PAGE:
The picture shows an iPad that has created a Pages document (Apple’s word processor), which has been sent to iCloud, then shared with an iPhone and iPod Touch.

Okay, now I’ll try to explain each of the nine functions.

The first three are Mail, Contacts, and Calendars. This is fairly straightforward, since MobileMe users have had this feature. I have a Mac laptop, an iPhone, and an iPad. If I create a calendar event on my iPhone, if I read and delete an email on my computer, if I edit a contact on my iPad, it will all sync itself so that I don’t need to recreate the calendar event, redelete the email, or reedit the contact. iCloud proposes to make this even better, fixing some of the service issues that have plagued MobileMe. You’ll even be able to share calendars, meaning that Mom and Dad can share little Johnny’s schedule; if Mom changes Johnny’s soccer practice to 4:30, Dad will automatically get the change.

The next four are Apps, Books, Documents, and Backup. Before June 6, if I bought a new iPad app that could also work on my iPhone, I had to plug my iPad into my computer, sync it, then plug my iPhone into my computer, and sync that. Now all I have to do is buy the iPad app and it will automatically download itself on my iPhone**. Books will do the same thing. Plus, if I’m reading on my iPad, I can now tap the page to bookmark, and pick up where I left off on my iPhone (just like the Kindle app does, except much prettier).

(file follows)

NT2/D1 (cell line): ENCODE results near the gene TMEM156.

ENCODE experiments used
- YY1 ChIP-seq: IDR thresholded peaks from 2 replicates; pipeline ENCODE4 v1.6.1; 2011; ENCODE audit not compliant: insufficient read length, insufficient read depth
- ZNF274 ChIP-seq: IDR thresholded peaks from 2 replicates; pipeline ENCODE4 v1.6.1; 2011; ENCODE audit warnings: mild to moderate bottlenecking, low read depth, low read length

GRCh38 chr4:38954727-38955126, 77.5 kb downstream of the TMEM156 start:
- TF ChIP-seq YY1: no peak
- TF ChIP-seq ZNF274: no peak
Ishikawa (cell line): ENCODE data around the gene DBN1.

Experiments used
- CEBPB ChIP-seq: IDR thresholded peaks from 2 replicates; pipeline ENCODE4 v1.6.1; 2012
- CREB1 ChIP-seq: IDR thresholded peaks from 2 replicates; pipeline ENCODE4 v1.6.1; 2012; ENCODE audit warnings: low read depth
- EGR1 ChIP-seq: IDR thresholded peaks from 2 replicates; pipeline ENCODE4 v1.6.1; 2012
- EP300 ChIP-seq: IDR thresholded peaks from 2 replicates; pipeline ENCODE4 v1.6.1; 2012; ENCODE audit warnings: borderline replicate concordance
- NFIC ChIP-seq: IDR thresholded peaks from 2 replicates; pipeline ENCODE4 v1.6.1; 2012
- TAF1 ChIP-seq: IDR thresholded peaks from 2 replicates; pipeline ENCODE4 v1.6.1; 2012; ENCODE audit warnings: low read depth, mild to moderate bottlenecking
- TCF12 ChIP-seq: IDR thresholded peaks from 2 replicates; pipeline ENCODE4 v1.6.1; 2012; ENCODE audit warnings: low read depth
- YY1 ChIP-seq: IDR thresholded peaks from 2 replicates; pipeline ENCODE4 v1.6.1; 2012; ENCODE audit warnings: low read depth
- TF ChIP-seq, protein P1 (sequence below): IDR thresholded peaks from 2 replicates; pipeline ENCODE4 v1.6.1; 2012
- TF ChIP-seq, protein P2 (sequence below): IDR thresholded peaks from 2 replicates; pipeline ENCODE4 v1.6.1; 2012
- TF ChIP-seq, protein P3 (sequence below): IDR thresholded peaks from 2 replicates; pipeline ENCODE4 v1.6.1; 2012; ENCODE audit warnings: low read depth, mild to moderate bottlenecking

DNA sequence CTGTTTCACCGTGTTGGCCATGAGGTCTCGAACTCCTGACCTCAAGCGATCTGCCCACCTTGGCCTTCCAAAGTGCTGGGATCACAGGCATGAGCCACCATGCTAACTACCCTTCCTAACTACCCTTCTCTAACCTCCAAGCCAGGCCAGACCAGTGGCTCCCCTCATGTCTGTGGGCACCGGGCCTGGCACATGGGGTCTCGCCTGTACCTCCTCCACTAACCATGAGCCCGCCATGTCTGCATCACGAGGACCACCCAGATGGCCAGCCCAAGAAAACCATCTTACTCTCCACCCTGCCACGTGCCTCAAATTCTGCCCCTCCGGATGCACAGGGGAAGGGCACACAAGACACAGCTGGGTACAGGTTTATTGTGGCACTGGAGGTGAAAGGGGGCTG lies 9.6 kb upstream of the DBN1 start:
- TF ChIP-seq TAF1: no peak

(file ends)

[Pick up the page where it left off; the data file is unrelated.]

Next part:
Next up is Documents. Let’s say I’m working on a Keynote (Apple’s presentation software) on my iPad before I go out, then I leave for the evening with just my iPhone, and my boss calls to say I need to change something. Instead of making a note that I will probably forget, I can pick up my iPhone, open the Keynote app, and access my presentation on the smaller screen, right where I stopped working on it. That way, I won’t have to worry the whole evening about remembering to change one thing. I can just do it!

Last of this group is Backup. Currently, when you plug your iPhone/iPad into your computer to sync it, the computer also makes a backup copy in case something happens***. In iCloud, instead of plugging it in, your phone will magically back itself up daily to the iCloud. You don’t have to do anything.